REPORT: Over two thirds of exporters believe turnover will improve in 12 months
The British Chambers of Commerce (BCC) and DHL Express have published new research which looks at the health of the UK’s export market. The BCC/DHL Trade Confidence Index, which measures both UK exporting activity and business confidence of more than 2,300 exporting firms, shows that more than two thirds (70 percent) believe their turnover will improve in the next 12 months, up 10 percent on the same time last year.
The volume index of trade documentation issued by Accredited Chambers of Commerce also jumped to 119.27 – its highest level on record – which shows that UK businesses are growing internationally and breaking into new markets overseas.
BCC Director General, John Longworth, applauds this business optimism but says that the UK needs to do more as a nation to ‘create an environment that makes it worthwhile to export’ so we can encourage even more businesses to take that first step towards trading internationally.
The key findings from the report are:
- Seventy percent of exporting businesses believe their turnover will improve in the next 12 months
- Manufacturing firms are more confident about turnover than they were in Q1 2014 (72 percent compared to 68 percent last quarter), but service sector firms were slightly less confident (70 percent compared to 73 percent last quarter)
- Almost half of exporters 47 percent reported increases in export sales compared with only 6 percent who said they fell
- Recruitment intentions have increased by 10 percent since Q2 2013, with 41 percent of exporting firms planning on hiring more staff over the next quarter
- More than a third of exporters 35 percent said their cashflow had improved in Q2, compared with 15 percent who said that it decreased
- The volume index of trade documents issued by Chambers of Commerce across the UK now stands at 119.27, which is the highest figure on record. The second highest was in Q2 2013 (118.12)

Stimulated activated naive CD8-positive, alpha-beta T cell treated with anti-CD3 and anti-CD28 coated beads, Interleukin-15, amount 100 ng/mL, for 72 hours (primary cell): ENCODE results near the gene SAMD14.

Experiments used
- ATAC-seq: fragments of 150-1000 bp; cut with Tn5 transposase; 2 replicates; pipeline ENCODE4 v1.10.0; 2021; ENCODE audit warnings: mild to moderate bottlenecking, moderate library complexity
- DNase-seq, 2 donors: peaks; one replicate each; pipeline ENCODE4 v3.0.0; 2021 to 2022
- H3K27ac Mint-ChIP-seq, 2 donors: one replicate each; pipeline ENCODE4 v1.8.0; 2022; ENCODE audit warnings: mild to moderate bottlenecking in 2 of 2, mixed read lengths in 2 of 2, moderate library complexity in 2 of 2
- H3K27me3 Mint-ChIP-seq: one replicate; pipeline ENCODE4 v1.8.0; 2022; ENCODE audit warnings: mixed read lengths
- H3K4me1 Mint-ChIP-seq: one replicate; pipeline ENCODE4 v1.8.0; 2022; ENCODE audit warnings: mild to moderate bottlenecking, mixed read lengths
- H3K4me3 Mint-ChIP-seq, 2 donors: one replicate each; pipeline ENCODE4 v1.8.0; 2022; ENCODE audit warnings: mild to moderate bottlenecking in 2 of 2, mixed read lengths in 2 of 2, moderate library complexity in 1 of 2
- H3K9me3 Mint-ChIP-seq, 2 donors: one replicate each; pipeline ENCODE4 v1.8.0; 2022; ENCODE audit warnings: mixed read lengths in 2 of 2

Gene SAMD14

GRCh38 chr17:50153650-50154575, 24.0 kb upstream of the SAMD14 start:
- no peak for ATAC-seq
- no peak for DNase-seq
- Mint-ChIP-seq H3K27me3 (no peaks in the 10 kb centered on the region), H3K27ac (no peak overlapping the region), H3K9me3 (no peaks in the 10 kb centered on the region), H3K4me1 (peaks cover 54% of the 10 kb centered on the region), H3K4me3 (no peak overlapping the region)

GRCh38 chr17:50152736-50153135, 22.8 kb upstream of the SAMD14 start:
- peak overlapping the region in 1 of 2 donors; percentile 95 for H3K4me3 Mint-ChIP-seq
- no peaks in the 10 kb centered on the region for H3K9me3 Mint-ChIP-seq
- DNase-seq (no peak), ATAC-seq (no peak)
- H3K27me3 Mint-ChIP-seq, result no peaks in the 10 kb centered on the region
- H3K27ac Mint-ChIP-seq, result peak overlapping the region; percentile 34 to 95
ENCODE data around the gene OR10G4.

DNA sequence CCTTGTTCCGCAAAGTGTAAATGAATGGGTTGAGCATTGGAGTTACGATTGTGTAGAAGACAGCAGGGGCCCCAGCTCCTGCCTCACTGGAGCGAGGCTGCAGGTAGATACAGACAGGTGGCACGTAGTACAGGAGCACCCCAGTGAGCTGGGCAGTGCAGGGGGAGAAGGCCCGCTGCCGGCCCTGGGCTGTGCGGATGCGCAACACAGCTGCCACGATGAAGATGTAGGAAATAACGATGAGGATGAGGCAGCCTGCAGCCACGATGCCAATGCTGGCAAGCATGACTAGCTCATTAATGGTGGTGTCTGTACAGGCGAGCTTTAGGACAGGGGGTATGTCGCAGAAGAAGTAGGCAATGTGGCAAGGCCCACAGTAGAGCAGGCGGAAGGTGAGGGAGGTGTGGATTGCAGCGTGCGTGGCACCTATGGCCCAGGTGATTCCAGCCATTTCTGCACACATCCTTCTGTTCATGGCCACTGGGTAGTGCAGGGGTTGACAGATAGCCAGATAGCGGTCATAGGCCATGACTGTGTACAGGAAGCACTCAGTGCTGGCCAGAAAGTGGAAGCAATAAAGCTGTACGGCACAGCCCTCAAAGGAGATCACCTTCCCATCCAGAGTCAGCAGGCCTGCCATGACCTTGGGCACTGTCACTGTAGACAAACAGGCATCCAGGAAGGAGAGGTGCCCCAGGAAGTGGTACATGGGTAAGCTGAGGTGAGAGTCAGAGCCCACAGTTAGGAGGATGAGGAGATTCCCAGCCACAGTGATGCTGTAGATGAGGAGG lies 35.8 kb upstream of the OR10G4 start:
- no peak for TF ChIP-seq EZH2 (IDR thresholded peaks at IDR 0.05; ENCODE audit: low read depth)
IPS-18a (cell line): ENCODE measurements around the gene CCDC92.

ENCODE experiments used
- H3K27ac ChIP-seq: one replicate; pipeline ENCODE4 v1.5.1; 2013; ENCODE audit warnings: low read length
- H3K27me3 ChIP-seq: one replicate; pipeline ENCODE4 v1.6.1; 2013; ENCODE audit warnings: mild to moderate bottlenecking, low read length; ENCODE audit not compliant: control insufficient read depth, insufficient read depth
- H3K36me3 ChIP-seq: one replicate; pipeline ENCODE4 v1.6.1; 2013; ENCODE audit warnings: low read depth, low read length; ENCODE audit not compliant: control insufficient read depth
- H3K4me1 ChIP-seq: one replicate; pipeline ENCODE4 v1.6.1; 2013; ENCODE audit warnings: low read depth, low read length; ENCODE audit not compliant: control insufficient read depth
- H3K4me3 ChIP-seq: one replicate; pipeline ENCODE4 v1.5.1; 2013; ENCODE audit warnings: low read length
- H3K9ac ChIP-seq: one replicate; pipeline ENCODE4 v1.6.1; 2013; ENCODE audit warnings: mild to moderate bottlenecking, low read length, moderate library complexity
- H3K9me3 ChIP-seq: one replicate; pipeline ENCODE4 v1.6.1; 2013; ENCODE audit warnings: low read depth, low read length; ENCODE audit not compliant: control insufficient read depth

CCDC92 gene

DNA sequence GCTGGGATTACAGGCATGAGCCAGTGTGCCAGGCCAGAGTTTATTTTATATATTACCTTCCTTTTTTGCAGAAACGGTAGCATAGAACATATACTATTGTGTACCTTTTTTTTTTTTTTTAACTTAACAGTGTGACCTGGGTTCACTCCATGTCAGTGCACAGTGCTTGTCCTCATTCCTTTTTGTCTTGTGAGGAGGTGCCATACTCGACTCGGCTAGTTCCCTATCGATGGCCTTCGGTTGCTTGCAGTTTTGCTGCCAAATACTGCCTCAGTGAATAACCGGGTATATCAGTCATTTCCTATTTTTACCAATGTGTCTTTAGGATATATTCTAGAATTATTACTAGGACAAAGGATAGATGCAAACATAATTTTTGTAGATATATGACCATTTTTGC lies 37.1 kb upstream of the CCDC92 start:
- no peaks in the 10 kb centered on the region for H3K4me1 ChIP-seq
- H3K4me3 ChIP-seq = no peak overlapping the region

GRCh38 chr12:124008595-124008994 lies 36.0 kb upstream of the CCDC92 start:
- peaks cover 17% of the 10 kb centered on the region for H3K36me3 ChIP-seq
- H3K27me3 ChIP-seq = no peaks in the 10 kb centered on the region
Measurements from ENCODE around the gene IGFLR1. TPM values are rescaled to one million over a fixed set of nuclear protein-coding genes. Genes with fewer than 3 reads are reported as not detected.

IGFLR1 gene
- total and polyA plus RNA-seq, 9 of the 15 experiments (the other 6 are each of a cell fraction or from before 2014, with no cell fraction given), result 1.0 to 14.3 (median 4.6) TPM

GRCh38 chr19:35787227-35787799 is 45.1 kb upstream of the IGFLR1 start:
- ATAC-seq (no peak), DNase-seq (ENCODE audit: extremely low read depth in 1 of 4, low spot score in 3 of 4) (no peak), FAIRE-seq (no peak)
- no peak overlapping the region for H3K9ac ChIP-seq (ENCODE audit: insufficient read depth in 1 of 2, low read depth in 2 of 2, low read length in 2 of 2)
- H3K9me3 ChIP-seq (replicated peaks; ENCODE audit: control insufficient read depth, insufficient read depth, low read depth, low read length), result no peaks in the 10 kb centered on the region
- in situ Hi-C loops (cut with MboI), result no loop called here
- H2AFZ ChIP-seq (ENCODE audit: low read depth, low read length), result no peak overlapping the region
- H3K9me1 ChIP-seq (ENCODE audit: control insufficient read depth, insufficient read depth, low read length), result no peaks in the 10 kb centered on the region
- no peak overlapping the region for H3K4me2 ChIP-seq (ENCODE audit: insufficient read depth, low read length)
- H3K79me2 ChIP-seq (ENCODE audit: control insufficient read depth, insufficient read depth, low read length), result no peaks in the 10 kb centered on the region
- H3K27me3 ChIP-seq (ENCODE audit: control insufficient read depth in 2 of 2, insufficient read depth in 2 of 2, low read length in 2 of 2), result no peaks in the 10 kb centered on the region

- The highest increase in exporting activity was seen in the East Midlands, followed by Northern Ireland and Yorkshire and the Humber
Commenting, John Longworth, Director General of the British Chambers of Commerce (BCC), said:
“Our exporters are bullish and optimistic about the future, with many expecting an increase in turnover having seen a rise in export sales in Q2. The volume of trade documents issued this quarter suggests that exporting activity across the UK is at an all time high. This is fantastic news – as boosting our international trade efforts are key to our long-term economic success.
“But there is still more the UK can do if it is to reach its full exporting potential. Our international trade survey published recently showed that less than half of the businesses have ambitions to grow overseas. I understand this to a degree, as I speak to businesses that have full order books here in the UK and don't see why they would need to start selling abroad. This is why we need to transform the domestic mindset of those businesses by creating an environment that makes it worthwhile for them to export.
“If we are going to reach the government’s target of increasing exports to £1trillion by 2020, the UK should be matching the level of resourcing dedicated to export support provided by our major international competitors. And government intervention must be more focused in areas that can really make a difference, such as providing greater access to finance to growing firms.
“As a nation we can and must do more if we are to remain competitive and stand a chance at rebalancing the UK economy for the long-term.”